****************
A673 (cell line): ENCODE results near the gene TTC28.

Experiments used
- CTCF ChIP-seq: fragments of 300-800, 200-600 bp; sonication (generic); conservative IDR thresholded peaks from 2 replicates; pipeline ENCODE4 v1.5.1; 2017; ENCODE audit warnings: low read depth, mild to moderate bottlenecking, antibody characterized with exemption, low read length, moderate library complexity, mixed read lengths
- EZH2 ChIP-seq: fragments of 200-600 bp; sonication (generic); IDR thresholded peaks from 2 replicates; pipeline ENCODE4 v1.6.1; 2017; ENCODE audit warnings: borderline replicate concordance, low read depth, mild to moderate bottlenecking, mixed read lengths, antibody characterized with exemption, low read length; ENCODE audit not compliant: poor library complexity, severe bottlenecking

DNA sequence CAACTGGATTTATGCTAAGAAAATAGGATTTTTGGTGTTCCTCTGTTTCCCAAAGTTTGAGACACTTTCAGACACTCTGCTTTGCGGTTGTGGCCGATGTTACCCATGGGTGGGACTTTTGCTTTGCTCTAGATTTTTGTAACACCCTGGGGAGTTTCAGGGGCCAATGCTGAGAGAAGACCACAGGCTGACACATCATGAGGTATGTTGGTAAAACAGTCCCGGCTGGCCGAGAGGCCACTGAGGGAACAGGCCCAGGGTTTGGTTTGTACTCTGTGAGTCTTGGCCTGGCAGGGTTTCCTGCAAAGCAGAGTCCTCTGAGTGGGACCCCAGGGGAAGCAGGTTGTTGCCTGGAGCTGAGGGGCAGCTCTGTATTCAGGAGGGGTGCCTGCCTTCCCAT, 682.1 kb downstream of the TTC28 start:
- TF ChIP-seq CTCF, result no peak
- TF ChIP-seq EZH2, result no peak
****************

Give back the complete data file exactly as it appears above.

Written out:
A673 (cell line): ENCODE results near the gene TTC28.

Experiments used
- CTCF ChIP-seq: fragments of 300-800, 200-600 bp; sonication (generic); conservative IDR thresholded peaks from 2 replicates; pipeline ENCODE4 v1.5.1; 2017; ENCODE audit warnings: low read depth, mild to moderate bottlenecking, antibody characterized with exemption, low read length, moderate library complexity, mixed read lengths
- EZH2 ChIP-seq: fragments of 200-600 bp; sonication (generic); IDR thresholded peaks from 2 replicates; pipeline ENCODE4 v1.6.1; 2017; ENCODE audit warnings: borderline replicate concordance, low read depth, mild to moderate bottlenecking, mixed read lengths, antibody characterized with exemption, low read length; ENCODE audit not compliant: poor library complexity, severe bottlenecking

DNA sequence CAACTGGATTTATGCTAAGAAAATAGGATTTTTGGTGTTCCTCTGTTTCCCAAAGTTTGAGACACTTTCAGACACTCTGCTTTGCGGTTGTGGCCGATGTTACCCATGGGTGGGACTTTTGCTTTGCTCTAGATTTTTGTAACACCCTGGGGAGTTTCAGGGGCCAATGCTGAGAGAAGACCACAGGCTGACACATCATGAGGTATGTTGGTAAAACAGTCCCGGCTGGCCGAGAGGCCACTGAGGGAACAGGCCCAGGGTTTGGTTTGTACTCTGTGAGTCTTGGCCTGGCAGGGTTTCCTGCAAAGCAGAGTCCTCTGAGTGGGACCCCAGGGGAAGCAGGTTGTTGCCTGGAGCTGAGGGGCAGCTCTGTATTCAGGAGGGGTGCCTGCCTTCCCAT, 682.1 kb downstream of the TTC28 start:
- TF ChIP-seq CTCF, result no peak
- TF ChIP-seq EZH2, result no peak